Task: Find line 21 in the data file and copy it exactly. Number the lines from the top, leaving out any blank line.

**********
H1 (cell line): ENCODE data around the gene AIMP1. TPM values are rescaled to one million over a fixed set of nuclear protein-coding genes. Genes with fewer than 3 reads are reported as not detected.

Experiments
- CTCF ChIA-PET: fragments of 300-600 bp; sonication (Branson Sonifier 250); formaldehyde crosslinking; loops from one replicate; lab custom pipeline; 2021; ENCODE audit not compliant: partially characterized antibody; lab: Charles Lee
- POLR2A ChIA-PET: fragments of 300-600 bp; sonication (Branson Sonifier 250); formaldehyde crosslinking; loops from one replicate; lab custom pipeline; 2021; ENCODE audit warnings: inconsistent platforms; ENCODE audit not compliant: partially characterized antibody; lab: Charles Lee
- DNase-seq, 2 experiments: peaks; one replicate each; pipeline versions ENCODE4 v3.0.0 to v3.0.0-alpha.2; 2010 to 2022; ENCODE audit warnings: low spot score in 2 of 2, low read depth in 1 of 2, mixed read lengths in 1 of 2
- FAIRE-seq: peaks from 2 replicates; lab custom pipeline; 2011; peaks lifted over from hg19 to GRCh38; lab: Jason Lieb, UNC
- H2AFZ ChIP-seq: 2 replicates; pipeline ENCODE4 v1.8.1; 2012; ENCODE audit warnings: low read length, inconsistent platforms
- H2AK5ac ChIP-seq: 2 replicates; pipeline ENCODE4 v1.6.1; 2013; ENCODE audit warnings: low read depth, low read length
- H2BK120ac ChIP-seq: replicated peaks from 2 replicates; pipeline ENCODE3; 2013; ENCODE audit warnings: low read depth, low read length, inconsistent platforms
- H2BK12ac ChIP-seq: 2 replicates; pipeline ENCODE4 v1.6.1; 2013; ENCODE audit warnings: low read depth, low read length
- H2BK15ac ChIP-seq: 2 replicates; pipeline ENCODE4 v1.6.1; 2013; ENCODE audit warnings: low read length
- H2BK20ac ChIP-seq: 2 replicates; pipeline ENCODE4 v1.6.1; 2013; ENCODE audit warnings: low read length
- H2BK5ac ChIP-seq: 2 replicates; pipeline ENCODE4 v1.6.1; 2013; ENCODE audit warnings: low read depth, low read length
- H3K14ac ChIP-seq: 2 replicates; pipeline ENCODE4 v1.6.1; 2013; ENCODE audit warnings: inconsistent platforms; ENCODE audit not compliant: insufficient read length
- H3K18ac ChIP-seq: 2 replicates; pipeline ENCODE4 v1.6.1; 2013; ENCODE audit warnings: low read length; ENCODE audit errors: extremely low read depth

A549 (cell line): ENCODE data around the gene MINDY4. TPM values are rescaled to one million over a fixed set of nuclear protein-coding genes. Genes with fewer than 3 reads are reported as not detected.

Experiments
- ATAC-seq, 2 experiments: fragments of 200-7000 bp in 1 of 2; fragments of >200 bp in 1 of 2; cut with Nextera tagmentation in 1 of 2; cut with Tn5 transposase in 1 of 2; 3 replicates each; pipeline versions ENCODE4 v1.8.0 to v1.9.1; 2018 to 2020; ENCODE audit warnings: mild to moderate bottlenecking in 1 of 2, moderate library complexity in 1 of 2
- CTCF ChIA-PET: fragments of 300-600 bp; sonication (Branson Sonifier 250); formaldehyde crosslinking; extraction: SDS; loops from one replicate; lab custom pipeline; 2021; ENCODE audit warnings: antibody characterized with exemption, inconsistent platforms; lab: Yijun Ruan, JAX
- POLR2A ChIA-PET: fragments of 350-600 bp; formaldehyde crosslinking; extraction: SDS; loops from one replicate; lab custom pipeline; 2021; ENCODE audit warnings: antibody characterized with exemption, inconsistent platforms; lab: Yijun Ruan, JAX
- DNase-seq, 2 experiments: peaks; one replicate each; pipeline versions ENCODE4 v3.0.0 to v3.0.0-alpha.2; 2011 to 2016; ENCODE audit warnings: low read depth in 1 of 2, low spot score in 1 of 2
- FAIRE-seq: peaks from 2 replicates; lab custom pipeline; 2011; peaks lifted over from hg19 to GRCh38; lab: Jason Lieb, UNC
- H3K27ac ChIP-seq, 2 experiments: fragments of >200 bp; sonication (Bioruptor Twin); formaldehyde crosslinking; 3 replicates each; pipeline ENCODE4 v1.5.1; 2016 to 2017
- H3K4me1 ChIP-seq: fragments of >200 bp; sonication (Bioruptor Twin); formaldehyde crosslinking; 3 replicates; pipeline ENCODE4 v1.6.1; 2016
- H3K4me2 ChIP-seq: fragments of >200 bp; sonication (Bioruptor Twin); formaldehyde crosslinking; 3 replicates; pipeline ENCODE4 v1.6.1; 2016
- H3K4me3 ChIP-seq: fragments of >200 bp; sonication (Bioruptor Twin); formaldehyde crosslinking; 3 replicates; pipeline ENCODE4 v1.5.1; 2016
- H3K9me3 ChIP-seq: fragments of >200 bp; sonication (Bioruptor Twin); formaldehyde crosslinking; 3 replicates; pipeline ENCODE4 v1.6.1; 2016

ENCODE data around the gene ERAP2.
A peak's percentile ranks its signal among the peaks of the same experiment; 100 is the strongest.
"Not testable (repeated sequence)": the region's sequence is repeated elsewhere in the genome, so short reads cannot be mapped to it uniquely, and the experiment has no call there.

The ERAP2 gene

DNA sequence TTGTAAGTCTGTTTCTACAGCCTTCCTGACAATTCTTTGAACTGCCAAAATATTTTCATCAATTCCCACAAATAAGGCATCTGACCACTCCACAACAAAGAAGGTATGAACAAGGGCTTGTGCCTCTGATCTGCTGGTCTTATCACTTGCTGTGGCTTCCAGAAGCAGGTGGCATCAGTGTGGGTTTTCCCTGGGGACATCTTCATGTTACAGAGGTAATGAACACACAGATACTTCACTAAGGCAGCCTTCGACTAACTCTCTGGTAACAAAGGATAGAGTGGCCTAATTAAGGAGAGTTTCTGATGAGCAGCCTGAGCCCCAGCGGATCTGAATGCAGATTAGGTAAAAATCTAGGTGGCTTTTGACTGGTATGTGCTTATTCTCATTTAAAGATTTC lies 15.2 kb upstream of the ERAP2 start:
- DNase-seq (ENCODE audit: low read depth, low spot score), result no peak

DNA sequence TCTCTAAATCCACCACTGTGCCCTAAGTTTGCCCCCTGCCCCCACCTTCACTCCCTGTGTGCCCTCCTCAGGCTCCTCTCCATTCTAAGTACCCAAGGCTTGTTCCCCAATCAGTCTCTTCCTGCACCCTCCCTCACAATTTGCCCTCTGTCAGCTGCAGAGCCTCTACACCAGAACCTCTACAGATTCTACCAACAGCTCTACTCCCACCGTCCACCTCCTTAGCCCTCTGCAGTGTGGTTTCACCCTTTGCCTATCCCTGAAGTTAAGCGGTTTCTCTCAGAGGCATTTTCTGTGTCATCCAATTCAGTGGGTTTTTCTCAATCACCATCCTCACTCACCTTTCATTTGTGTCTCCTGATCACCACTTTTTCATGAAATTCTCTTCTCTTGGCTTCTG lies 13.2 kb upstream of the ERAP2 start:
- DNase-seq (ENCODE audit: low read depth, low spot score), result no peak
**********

- DNase-seq, 2 experiments: peaks; one replicate each; pipeline versions ENCODE4 v3.0.0 to v3.0.0-alpha.2; 2011 to 2016; ENCODE audit warnings: low read depth in 1 of 2, low spot score in 1 of 2